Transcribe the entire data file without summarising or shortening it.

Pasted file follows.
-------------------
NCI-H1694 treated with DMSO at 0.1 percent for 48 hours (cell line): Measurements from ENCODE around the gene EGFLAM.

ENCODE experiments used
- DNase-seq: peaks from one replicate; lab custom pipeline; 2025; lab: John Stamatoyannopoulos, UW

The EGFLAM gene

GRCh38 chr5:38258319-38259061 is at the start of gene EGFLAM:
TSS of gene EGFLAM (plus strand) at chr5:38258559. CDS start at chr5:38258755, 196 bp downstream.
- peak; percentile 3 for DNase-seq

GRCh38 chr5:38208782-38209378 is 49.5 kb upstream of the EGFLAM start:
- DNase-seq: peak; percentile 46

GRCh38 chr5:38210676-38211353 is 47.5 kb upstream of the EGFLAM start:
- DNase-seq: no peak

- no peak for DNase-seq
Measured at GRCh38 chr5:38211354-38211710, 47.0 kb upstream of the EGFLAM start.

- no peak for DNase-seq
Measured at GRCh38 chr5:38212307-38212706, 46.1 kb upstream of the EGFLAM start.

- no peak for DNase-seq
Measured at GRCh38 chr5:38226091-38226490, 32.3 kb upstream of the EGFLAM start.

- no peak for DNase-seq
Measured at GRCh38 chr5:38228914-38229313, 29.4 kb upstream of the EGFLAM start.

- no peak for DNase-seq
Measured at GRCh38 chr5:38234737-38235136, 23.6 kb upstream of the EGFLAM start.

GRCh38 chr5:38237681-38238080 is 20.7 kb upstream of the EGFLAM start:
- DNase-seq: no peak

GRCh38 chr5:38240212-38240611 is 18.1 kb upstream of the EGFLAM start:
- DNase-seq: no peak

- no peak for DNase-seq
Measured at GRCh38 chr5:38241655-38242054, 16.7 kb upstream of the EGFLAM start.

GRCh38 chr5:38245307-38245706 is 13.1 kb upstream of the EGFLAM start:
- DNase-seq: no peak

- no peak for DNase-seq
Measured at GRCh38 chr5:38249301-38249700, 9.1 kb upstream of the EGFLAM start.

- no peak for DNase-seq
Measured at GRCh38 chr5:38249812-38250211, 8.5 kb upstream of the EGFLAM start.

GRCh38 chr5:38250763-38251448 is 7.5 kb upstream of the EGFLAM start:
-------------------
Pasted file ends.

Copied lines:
NCI-H1694 treated with DMSO at 0.1 percent for 48 hours (cell line): Measurements from ENCODE around the gene EGFLAM.

ENCODE experiments used
- DNase-seq: peaks from one replicate; lab custom pipeline; 2025; lab: John Stamatoyannopoulos, UW

The EGFLAM gene

GRCh38 chr5:38258319-38259061 is at the start of gene EGFLAM:
TSS of gene EGFLAM (plus strand) at chr5:38258559. CDS start at chr5:38258755, 196 bp downstream.
- peak; percentile 3 for DNase-seq

GRCh38 chr5:38208782-38209378 is 49.5 kb upstream of the EGFLAM start:
- DNase-seq: peak; percentile 46

GRCh38 chr5:38210676-38211353 is 47.5 kb upstream of the EGFLAM start:
- DNase-seq: no peak

- no peak for DNase-seq
Measured at GRCh38 chr5:38211354-38211710, 47.0 kb upstream of the EGFLAM start.

- no peak for DNase-seq
Measured at GRCh38 chr5:38212307-38212706, 46.1 kb upstream of the EGFLAM start.

- no peak for DNase-seq
Measured at GRCh38 chr5:38226091-38226490, 32.3 kb upstream of the EGFLAM start.

- no peak for DNase-seq
Measured at GRCh38 chr5:38228914-38229313, 29.4 kb upstream of the EGFLAM start.

- no peak for DNase-seq
Measured at GRCh38 chr5:38234737-38235136, 23.6 kb upstream of the EGFLAM start.

GRCh38 chr5:38237681-38238080 is 20.7 kb upstream of the EGFLAM start:
- DNase-seq: no peak

GRCh38 chr5:38240212-38240611 is 18.1 kb upstream of the EGFLAM start:
- DNase-seq: no peak

- no peak for DNase-seq
Measured at GRCh38 chr5:38241655-38242054, 16.7 kb upstream of the EGFLAM start.

GRCh38 chr5:38245307-38245706 is 13.1 kb upstream of the EGFLAM start:
- DNase-seq: no peak

- no peak for DNase-seq
Measured at GRCh38 chr5:38249301-38249700, 9.1 kb upstream of the EGFLAM start.

- no peak for DNase-seq
Measured at GRCh38 chr5:38249812-38250211, 8.5 kb upstream of the EGFLAM start.

GRCh38 chr5:38250763-38251448 is 7.5 kb upstream of the EGFLAM start: